June 12, 2017
Two generations after the Baby Boomers, Americans are still urged to loathe Russia. A US celebrity said recently two coming soccer events in Russia (2017 FIFA Confederation Cup and 2018 FIFA World Cup) “…are also major contests for hearts and minds: occasions for Russia to impress the world — because all through my life we’ve been taught to fear and dislike ‘Big, Bad Russia’.” One is reminded of Sarah Palin’s 2007 VP candidates’ debate.
Moderator: “Describe your foreign policy objectives.”
Sarah Palin: “I can see Russia from my window.”
But as our leaders rage against Russia, I prefer to listen to history: it misleads none but those who seek to rewrite it. Since the USSR fell (1989) the USA has invaded or devastated eleven countries with “shock-and-awe” blitz, while Russia has invaded none, not one. But it would be madness be to provoke a war with Russia. As we swagger from one confrontation to another, we’d do well to give the Russians a wide berth: to let sleeping dogs lie.
Russia’s new pacifism doesn’t make them saints, or cowards. They are just recoiling from the horrors of being repeatedly overrun by invaders, something the USA has never faced. A Pravda columnist put it this way: “Russia destroyed the army of Napoleon… when he invaded Russia in 1812; then 130 years later … Hitler, when he invaded Russia. That victory was won at the horrific sacrifice of over 26 million Russians killed, or starved to death, and the destruction of thousands of their cities; which is why Russia does not want to fight another war ever again….” President Eisenhower showed similarly mature restraint in 1956 when he stared down Britain, France, and Israel as they invaded Egypt over the Suez Crisis. A just warrior knows when not to rattle the saber.
Now we are spoiling for a fight with Russia. Hollywood’s patriotic fiction, “The Longest Day,” misled us into thinking the USA won WW-II. True, the USA won the Pacific war almost unaided, but it was really the USSR that destroyed the Nazi Werhrmact.
Three poignant facts from WW-II history underscore that point:
- Google “USSR” and you’ll see a nearly horizon-to-horizon sweep of red, showing lands liberated by Marshals Zhukov and Rokossowski: It is over 200 times the area liberated by Eisenhower’s forces (Italy, France-Belgium-West Germany).
- Those battles of the Russian Front were the largest in history, and “characterized by unprecedented ferocity” (Wikipedia).
- Historians estimate that of every ten men killed in the European WW-II Theater, nine died on the Russian Front.
So, if we are spoiling for a fight with Russia, a gratuitous war at that, we should first ask the French and the Germans how indomitable the Russians can be as adversaries.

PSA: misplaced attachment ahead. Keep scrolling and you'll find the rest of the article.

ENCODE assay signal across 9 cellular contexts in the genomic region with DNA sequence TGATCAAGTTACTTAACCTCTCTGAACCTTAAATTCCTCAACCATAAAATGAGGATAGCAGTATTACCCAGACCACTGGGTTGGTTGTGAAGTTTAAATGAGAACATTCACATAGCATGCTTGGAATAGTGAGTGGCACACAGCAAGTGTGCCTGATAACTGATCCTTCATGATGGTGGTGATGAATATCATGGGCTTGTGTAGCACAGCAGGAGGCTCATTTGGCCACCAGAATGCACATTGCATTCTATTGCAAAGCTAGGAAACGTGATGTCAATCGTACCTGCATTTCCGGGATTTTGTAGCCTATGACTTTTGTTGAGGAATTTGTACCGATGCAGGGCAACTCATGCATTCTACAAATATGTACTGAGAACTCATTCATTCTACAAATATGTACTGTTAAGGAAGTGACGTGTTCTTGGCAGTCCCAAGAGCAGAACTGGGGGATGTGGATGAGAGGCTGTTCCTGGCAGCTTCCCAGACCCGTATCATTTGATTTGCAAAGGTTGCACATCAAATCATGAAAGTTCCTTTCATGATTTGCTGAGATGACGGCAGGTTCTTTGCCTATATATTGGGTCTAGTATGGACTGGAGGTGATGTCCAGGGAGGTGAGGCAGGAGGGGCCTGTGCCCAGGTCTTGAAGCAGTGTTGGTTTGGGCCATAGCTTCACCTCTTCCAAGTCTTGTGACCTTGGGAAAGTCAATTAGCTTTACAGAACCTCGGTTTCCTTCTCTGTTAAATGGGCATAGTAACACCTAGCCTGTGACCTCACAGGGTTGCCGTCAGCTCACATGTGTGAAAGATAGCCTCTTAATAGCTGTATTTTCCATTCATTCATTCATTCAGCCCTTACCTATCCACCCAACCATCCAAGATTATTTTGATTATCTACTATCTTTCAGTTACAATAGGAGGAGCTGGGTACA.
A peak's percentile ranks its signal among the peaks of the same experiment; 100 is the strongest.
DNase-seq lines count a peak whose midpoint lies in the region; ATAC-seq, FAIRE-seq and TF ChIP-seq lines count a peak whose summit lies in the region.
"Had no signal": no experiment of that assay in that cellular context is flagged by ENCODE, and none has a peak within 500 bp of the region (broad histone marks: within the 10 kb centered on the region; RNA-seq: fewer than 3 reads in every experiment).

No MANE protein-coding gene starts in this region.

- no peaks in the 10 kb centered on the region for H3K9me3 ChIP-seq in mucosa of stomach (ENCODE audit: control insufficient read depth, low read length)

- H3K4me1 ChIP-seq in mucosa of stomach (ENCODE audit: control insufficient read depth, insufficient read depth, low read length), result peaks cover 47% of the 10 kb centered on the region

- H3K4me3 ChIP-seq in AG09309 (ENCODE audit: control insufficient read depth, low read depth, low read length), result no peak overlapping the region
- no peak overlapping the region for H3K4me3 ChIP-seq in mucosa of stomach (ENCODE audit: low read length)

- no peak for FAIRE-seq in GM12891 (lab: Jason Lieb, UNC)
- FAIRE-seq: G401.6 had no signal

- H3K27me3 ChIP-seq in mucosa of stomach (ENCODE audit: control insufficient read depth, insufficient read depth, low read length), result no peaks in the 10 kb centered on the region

There’s another bit of Russian wisdom we are yet to acquire (Russia being five times as old as the USA). From the dark centuries of Tsarism, followed by Stalin’s terror, they learned know how easily the hard-won freedoms of a people can be chipped away in times of national crises, as leaders cry “Wolf!” incessantly and demonize imagined enemies day and night. Riveting the people’s attention on national enemies is the career politicians’ most effective ploy to paralyze a people’s will and render them willing —even eager— to give up their personal freedoms at the behest of a “wise” leader.
The USA is arguably the most affluent country in history and, until recently, one with a most appealing portfolio of ideas regarding human progress; and we are a continental superpower embracing 4 time zones across the North American continent. But Russia has made its own contributions to world history, and is a supra-continental superpower, spanning eleven time zones across two continents: Europe and Asia. For us to keep demonizing Russia long after communism ended (“Putin’s the new Hitler”) is beyond quixotic: it’s idiotic. There’s room enough on earth for all of us.
Compared to Russian, the USA is a pubescent nation and, like a teenager, suffused with in-your-face hormones. A teenager who won’t learn to control those hormones runs the risk of foreclosing on adulthood. Lessons from major wars are loaded with heartbreak. And the tragedy of that heartbreak is that its consequences are visited more heavily on our progeny than on us, the provocateurs.
It is time to re-think our priorities once again, to transcend a greed for material dominance. Hopefully, we are the same USA whose foreign policy was once graced by the magnanimity of the Marshall Plan and the Berlin Airlift. Must we conquer a people before we can befriend them?